It's been one of those days! You've peeked into the refrigerator three times since lunch. You want something to eat but you can't figure out what you want. How about some ice cream? Maybe the leftover birthday cake. Perhaps you should go downtown for a pastry and coffee at the cute French bakery.
You have this sense of yearning and food sounds like an easy answer. But in reality, the hunger isn't from your stomach-it's inside your heart. Instead of eating to fix this hollow feeling, you need ways to nurture and comfort yourself and renew your spirit.
Recognizing heart hunger
With heart hunger, you don't usually get a specific food craving-you just start thinking about eating. As you search your cupboards or the refrigerator, you're unsure of what sounds good at the moment. You just know you want "something."
Eventually, heart hunger sends you toward foods that are soft, smooth or creamy textured, such as ice cream, doughnuts or pasta. It can also make you want comfort foods or ones related to fond memories or happy times.
Heart hunger usually stems from empty emotions, such as feeling depressed, discouraged or lonely. It can show up when you're bored or restless, as well as times when you're feeling hurt, disappointed or let down. You can also experience heart hunger when you're longing for things you can't get such as attention or appreciation.
Heart hunger foods can even sneak into your life without you realizing it. For example, do you eat a bowl of ice cream most nights before going to bed? For many people, ice cream connects back to childhood memories or to nostalgia for family connections. Soft foods such as doughnuts, cinnamon rolls or brownies may be filling the empty spots left by a broken relationship or disappointments in life.
Will eating change it?
When you start craving sweets or other heart hunger foods, ask yourself, "What's making me feel empty right now? What am I missing or needing in my life?" Are you feeling alone and wishing you had more friends or a new life partner? Maybe difficult situations have left you tired and discouraged or feeling depressed. Perhaps you don't have much challenge or meaning in your life, making you bored or restless.
Before you reach for the first bite of comfort food, think about what's empty or missing in your life, then ask yourself, "Will eating change this?" Of course, sometimes eating does make things better, at least for a while. But in reality, food won't fix a hungry heart. Your real life is still there, filled with the same emptiness as before.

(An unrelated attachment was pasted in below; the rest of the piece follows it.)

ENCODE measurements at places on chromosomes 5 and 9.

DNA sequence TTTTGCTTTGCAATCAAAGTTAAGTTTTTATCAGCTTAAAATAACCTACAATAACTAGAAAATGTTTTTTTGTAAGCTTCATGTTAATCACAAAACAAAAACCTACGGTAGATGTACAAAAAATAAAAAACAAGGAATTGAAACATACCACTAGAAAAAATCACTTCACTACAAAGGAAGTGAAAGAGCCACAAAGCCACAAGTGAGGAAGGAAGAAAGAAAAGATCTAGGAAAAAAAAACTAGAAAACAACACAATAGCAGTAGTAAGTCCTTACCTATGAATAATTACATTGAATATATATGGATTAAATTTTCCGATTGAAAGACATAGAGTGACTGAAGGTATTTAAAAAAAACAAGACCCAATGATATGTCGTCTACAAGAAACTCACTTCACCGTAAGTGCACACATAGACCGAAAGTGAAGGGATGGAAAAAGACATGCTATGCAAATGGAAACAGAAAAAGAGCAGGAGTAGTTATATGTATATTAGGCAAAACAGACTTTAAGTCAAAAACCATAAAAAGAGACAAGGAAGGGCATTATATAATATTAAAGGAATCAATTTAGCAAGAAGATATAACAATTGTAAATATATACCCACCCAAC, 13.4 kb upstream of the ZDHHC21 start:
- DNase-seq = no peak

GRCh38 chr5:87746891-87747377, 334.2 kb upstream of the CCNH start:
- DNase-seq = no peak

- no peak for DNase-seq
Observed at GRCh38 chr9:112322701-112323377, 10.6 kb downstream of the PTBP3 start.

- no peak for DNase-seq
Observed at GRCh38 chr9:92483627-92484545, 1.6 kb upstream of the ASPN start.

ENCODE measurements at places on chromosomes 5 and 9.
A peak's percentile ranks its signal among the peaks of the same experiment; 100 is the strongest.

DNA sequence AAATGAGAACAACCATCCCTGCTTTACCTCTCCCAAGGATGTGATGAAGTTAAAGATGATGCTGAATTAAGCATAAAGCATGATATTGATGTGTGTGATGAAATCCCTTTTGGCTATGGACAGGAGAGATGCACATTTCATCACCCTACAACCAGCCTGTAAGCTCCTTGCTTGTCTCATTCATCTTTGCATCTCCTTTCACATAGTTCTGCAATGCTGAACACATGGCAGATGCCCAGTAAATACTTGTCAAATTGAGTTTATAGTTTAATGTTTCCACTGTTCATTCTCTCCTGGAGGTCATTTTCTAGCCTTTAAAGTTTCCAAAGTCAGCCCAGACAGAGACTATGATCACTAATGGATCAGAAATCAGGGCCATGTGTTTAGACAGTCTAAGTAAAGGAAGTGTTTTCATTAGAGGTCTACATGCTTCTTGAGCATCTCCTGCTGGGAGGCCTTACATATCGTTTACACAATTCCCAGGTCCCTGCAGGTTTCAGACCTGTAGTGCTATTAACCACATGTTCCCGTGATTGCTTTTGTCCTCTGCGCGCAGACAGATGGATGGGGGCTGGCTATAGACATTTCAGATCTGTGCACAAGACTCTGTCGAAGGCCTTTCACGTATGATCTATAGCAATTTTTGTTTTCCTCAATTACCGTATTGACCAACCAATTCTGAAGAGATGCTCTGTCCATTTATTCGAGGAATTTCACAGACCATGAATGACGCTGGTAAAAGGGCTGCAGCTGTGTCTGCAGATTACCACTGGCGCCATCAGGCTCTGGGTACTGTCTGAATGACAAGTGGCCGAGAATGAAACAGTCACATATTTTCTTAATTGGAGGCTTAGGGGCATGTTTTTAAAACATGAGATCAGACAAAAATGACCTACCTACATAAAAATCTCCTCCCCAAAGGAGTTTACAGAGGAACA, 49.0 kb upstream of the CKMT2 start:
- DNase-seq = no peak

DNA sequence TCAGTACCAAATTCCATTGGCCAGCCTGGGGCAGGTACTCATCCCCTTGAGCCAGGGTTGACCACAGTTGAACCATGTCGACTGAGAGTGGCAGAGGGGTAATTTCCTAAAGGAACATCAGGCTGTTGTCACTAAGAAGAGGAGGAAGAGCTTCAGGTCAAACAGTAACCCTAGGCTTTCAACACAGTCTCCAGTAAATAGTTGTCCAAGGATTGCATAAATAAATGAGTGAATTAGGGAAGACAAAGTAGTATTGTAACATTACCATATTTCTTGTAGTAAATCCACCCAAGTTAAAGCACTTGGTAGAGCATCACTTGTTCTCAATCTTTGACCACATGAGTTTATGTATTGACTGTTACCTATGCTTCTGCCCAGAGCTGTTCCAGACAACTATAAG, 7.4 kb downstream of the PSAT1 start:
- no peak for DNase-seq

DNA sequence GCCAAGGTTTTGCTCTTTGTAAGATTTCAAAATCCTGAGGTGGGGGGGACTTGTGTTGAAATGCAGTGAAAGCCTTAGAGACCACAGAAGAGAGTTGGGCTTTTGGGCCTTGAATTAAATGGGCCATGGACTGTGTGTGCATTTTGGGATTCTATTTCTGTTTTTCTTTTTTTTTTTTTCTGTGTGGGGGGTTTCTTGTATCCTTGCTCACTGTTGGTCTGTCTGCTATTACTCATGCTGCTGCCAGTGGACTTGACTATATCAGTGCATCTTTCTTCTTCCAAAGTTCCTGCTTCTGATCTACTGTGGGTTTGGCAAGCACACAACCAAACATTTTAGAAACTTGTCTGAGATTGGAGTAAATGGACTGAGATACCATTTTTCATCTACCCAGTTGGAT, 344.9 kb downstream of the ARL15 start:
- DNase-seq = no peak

Filling your heart
When you're facing empty emotions, you don't need to pound on your pillow or exhaust yourself with exercise. At the first signs of heart hunger, seek out things that feel nurturing or comforting such as a warm bath or a massage. When you feel sad or lonely, you might find solace in listening to music or reading a good book. If you get bored easily, consider learning a new hobby or taking a class to awaken your brain.
Build a nurturing break into your day. Grab your favorite book of poetry or pull out your needlework, then slip on your headset and disappear into the music. Within a few minutes, you'll have renewed your spirit instead of harming your waistline.
Sidebar tips: Create an "instead" list for heart hunger
Build a list of things you can do "instead" of eating when your heart is hungry. Here are some ideas to get you started. Whenever you need comfort, nurturing or love, reach for these "insteads" and take care of what your spirit really needs.
Get outdoors. Plant flowers, dig in your vegetable garden, go for a hike or do other activities that involve nature.
Hug or hold somebody and enjoy the healing power of touch. You might consider volunteering at a senior living center. Once you get to know the people there, hug them each time you visit.
Get a massage. If that's not an option at the moment, massage your own hands or feet with lotion scented with jasmine or lavender.
Light lots of candles. Create a healing environment by using candles of varying sizes and shapes as well as your favorite fragrance such as bayberry or vanilla.
Buy yourself a greeting card and pretend it came from your best friend. Write a love note in it and sign it. Mail it to yourself, then look forward to receiving it in a day or two.
About the author: Linda Spangle, RN, MA, is a weight-loss coach specializing in emotional eating, and the author of 100 Days of Weight Loss, a book of daily lessons that helps people stay committed to their diet and exercise plans. Contact Linda at Lspangle @ aol.com. Her website is www.foodiseasy.com.